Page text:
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Beware of COVID-19 scams

Unscrupulous criminals are exploiting fears about COVID-19 to prey on members of the public, particularly older and vulnerable people who are isolated from family and friends. National Trading Standards is warning people to remain vigilant following a rise in coronavirus-related scams that seek to benefit from the public’s concern and uncertainty over COVID-19.

Members of the public should ignore scam products such as supplements and anti-virus kits that falsely claim to cure or prevent COVID-19. In some cases individuals may be pressurised on their own doorsteps to buy anti-virus kits or persuaded into purchasing products that are advertised on their social media feeds. In addition, some call centres that previously targeted UK consumers with dubious health products are now offering supplements that supposedly prevent COVID-19.

Communities are also being urged to look out for signs of neighbours being targeted by doorstep criminals. While there are genuine groups of volunteers providing help during self-isolation, there have been reports of criminals preying on residents – often older people or people living with long-term health conditions – by cold-calling at their homes and offering to go to the shops for them. The criminals often claim to represent charities to help them appear legitimate before taking the victim’s money. There are genuine charities providing support, so consumers should be vigilant and ask for ID from anyone claiming to represent a charity.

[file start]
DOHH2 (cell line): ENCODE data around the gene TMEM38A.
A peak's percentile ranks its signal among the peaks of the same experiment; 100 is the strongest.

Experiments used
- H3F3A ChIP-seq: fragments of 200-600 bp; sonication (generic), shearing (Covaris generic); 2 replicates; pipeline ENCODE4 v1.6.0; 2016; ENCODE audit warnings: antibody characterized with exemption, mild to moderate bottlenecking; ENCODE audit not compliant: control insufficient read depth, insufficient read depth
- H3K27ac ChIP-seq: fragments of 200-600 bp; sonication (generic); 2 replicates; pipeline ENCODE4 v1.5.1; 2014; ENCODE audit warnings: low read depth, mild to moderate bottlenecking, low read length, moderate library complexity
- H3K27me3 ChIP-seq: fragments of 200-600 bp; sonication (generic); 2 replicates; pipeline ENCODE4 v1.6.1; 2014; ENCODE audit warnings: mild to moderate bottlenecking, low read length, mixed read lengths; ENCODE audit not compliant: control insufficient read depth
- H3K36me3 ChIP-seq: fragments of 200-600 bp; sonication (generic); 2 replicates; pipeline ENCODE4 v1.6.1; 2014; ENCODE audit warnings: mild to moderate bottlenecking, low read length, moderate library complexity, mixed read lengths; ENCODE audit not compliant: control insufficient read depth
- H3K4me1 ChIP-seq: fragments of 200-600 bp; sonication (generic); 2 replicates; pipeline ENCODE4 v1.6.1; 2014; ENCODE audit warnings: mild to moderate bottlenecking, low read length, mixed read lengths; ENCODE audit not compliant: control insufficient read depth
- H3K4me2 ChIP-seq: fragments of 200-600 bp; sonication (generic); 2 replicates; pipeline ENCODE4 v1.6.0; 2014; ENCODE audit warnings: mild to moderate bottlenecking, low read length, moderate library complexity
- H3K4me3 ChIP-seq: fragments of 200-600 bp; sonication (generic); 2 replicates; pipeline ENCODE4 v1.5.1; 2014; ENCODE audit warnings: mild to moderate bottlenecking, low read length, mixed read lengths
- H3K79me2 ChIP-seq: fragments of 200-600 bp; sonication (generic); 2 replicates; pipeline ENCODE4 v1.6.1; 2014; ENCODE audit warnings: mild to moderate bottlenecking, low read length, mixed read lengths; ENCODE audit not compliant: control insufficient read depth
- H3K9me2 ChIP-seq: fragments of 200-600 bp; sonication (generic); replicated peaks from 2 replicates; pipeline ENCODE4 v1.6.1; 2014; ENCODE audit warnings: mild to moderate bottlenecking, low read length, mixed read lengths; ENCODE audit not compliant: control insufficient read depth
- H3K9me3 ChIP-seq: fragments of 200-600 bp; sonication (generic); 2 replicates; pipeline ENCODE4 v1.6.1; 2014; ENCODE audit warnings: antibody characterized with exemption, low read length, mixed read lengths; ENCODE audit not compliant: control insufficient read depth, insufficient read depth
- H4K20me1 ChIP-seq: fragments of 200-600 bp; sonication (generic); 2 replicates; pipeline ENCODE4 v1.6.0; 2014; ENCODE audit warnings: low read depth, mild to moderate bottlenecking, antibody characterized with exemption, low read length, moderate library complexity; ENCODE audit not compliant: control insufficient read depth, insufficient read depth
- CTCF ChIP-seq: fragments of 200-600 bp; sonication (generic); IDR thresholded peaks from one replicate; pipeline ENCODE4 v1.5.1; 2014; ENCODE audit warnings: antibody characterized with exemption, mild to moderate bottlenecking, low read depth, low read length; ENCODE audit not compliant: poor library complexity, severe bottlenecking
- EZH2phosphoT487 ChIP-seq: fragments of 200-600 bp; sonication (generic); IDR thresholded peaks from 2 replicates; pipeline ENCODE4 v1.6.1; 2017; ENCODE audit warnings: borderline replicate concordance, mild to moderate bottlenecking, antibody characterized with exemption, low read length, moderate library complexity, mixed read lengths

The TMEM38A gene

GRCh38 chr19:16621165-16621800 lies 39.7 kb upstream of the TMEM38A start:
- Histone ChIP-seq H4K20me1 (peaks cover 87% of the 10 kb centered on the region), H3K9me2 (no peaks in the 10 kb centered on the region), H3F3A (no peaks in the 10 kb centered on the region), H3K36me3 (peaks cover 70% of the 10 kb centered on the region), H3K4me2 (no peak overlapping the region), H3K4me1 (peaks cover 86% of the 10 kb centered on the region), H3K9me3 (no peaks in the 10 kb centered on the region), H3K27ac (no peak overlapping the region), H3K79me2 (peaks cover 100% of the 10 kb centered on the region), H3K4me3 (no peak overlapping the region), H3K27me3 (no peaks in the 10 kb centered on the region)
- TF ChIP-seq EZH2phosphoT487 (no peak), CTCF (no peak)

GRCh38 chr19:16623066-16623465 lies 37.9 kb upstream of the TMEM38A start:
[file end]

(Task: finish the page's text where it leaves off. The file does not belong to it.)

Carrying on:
COVID-19 scams identified include:

Doorstep crime

  • Criminals targeting older people on their doorstep and offering to do their shopping. Thieves take the money and do not return.
  • Doorstep cleansing services that offer to clean drives and doorways to kill bacteria and help prevent the spread of the virus.

Online scams